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Teacher-student interactions and attachment states of mind as predictors of early romantic involvement and risky sexual behaviors. Together, these findings add further evidence for the multidimensional nature of teaching and, thus, the need for researchers, policymakers, and practitioners to identify strategies for improving these skills. However, professional organizations and researchers also describe theoretical links between the sorts of teaching practices captured on the MQI and student outcomes beyond test scores Bandura et al. Schools should implement programs for screening troubled relationships, especially in the early grades, and to support teachers in improving troubled relationships. In Table 1 , we present descriptive statistics on participating teachers and their students. One challenge is to identify specific, theoretically informed processes that account for the dynamic relations between teacher-student relationships, child characteristics, and the classroom context. Handbook of Child Psychology. Of particular interest is the finding of differential effects of two dimensions of teacher-student relationship quality, conflict and closeness, on trajectories for externalizing and internalizing behaviors. In mathematics, researchers and professional organizations have advocated for teaching practices that emphasize critical thinking and problem solving around authentic tasks Lampert, ; National Council of Teachers of Mathematics [NCTM], , Handbook of child psychology: Volume 1: Theoretical models of human development. These researchers found that youth who reported more conflict in their relationships with teachers at ages 14 were more likely at age 15 and 17 to engage in risky sexual behavior. Although classroom-level interventions likely result in improvement at the dyadic level, problematic teacher-student relationships may exist in classrooms with generally positive climates. The challenge to care in schools: An alternative approach to education. An attachment-informed, reflection-focused model of teacher professional development Spilt, Koomen, Thijs, and van der Leij answer the widely voiced call for the development and evaluation of theoretically informed interventions to improve teacher-student relationships. Banking time in head start: Early efficacy of an intervention designed to promote supportive teacher-child relationships.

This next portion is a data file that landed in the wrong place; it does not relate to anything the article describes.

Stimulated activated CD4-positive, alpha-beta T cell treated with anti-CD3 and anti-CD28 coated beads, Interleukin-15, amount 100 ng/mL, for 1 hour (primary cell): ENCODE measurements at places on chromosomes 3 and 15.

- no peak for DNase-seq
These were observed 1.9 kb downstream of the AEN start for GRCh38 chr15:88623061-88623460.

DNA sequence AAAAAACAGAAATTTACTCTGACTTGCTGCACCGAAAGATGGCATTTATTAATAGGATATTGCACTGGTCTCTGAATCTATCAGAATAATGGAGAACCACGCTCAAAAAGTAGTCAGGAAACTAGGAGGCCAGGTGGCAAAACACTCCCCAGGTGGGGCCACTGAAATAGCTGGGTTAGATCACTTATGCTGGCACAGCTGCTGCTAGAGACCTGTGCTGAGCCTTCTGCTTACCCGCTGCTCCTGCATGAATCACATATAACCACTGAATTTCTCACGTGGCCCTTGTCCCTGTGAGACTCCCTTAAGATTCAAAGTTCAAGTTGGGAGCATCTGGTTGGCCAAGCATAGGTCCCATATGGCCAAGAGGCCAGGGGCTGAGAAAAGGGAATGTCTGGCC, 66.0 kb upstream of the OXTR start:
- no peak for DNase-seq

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Teacher and Teaching Effects on Students’ Attitudes and Behaviors